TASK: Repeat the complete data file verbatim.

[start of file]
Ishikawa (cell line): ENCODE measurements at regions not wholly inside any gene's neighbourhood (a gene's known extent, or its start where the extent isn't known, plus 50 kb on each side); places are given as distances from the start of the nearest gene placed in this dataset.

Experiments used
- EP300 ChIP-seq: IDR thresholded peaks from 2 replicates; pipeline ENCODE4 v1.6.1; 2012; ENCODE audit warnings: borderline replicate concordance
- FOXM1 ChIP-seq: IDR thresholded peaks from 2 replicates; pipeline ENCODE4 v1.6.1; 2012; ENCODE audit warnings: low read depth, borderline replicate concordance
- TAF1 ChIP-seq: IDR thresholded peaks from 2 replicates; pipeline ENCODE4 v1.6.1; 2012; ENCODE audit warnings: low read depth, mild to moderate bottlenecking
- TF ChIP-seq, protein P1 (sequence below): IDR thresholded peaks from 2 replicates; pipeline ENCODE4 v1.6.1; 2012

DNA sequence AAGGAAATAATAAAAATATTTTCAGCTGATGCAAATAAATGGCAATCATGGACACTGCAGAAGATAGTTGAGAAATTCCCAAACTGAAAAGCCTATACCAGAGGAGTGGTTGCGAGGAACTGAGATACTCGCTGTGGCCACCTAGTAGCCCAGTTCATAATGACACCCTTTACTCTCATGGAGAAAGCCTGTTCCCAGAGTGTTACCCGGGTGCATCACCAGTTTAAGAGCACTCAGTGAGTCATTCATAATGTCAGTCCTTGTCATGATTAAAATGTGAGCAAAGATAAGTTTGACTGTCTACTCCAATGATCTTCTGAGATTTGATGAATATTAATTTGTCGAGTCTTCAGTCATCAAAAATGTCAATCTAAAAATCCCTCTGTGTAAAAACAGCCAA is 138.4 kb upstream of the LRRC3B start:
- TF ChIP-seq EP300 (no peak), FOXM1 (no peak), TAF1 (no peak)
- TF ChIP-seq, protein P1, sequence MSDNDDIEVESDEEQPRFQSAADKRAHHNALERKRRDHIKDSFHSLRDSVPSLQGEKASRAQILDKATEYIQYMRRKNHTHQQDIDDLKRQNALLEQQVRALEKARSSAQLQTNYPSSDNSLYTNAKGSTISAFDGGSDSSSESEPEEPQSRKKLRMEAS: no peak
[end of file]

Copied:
Ishikawa (cell line): ENCODE measurements at regions not wholly inside any gene's neighbourhood (a gene's known extent, or its start where the extent isn't known, plus 50 kb on each side); places are given as distances from the start of the nearest gene placed in this dataset.

Experiments used
- EP300 ChIP-seq: IDR thresholded peaks from 2 replicates; pipeline ENCODE4 v1.6.1; 2012; ENCODE audit warnings: borderline replicate concordance
- FOXM1 ChIP-seq: IDR thresholded peaks from 2 replicates; pipeline ENCODE4 v1.6.1; 2012; ENCODE audit warnings: low read depth, borderline replicate concordance
- TAF1 ChIP-seq: IDR thresholded peaks from 2 replicates; pipeline ENCODE4 v1.6.1; 2012; ENCODE audit warnings: low read depth, mild to moderate bottlenecking
- TF ChIP-seq, protein P1 (sequence below): IDR thresholded peaks from 2 replicates; pipeline ENCODE4 v1.6.1; 2012

DNA sequence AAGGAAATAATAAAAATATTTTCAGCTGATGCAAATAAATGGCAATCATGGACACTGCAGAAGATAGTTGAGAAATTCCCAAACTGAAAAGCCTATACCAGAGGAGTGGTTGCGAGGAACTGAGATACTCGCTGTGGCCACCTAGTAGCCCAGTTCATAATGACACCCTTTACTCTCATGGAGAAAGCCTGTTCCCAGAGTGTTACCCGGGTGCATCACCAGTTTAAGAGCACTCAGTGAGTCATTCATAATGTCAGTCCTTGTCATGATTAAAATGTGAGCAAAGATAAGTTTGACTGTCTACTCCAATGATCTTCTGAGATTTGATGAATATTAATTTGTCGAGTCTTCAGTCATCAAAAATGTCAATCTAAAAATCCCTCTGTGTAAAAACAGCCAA is 138.4 kb upstream of the LRRC3B start:
- TF ChIP-seq EP300 (no peak), FOXM1 (no peak), TAF1 (no peak)
- TF ChIP-seq, protein P1, sequence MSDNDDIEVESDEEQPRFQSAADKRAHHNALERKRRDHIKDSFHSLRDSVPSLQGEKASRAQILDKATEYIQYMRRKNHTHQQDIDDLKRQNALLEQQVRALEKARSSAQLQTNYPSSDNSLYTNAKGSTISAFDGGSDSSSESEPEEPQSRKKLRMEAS: no peak